When raising a child, specifically in their younger ages, you often worry whether they’re eating okay, whether their resting okay, and whether they’re a mental state is okay.
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As a parent, its normal to frequently worry about your child’s health. Good health in children is vital to healthy development as they grow older over the years. However, what most people don’t expect or quite don’t know how to handle is when their child has behavioural issues.
Sometimes children can be more temperamental, or outright naughtier than others. You need to be able to understand why our child acts out in these ways and how to eliminate it, so they don’t continue this type of behaviour into their adult lives.
But before we can even fix their behavioural issues, we need to understand how bad the severity of their behaviour is, why they have developed this behaviour and the specific course of action you need to take to counter it.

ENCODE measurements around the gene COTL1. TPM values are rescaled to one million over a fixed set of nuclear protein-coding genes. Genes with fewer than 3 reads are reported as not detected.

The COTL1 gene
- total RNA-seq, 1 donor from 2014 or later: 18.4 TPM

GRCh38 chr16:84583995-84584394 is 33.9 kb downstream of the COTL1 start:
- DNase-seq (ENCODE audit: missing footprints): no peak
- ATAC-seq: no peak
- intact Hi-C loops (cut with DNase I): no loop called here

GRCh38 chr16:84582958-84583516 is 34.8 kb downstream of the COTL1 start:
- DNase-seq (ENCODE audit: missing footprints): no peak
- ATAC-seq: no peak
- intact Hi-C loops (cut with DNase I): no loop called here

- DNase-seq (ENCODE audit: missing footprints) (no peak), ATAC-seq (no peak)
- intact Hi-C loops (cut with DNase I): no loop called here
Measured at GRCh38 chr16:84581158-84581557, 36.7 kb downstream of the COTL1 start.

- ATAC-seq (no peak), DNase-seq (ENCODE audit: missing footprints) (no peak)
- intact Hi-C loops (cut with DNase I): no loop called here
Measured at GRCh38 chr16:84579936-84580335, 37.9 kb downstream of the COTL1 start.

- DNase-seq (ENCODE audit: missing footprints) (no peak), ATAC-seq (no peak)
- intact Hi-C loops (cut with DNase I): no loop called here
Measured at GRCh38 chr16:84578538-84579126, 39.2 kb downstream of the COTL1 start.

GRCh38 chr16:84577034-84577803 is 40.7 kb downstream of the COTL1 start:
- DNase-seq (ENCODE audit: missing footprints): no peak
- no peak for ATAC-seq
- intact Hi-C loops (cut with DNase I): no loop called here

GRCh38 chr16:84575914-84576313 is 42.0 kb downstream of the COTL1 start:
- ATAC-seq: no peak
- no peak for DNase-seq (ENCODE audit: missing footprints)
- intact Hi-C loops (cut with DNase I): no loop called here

Signs of Behavioural Issue
The below points of behavioural issues are common in most children. Even if your child does not have a behavioural problem or disorder, it is likely they will demonstrate a few of these points when provoked.
However, if your child shows multiple signs and frequently, they may have a behavioural issue, and action needs to be taken against them as it may harm their health and others around them.
- Frequently angered by small matters
- Questioning rules and defying them
- Extremely sensitive and easily annoyed by others
- Constant arguing with adults and others
- Intentional attempts to annoy, upset and stir emotions of peers and adults
- Defiance and refusal to follow instructions and requests from parents or authority figures
- Not being accountable and blaming others for their misbehaviour or mistakes
- Revenge-seeking and developing hateful feelings towards others after the conflict is over
Why Your Child May Have Behavioural Issues
Many children who have severe behavioural issues may have developed a disorder. The best way to know is to find out what the main symptoms are and to speak with a child therapist or medical practitioner.
Not knowing if your child has a disorder or not and not asking about it is the first mistake parents make because without knowing, you will never be able to treat your child correctly.
By being able to identify the behaviours in the above points, and speaking with a professional, you can understand the specific disorder your child has, improve and fix their behavioural issues in a supporting manner. Here are the different disorders that may contribute to your child’s behaviour.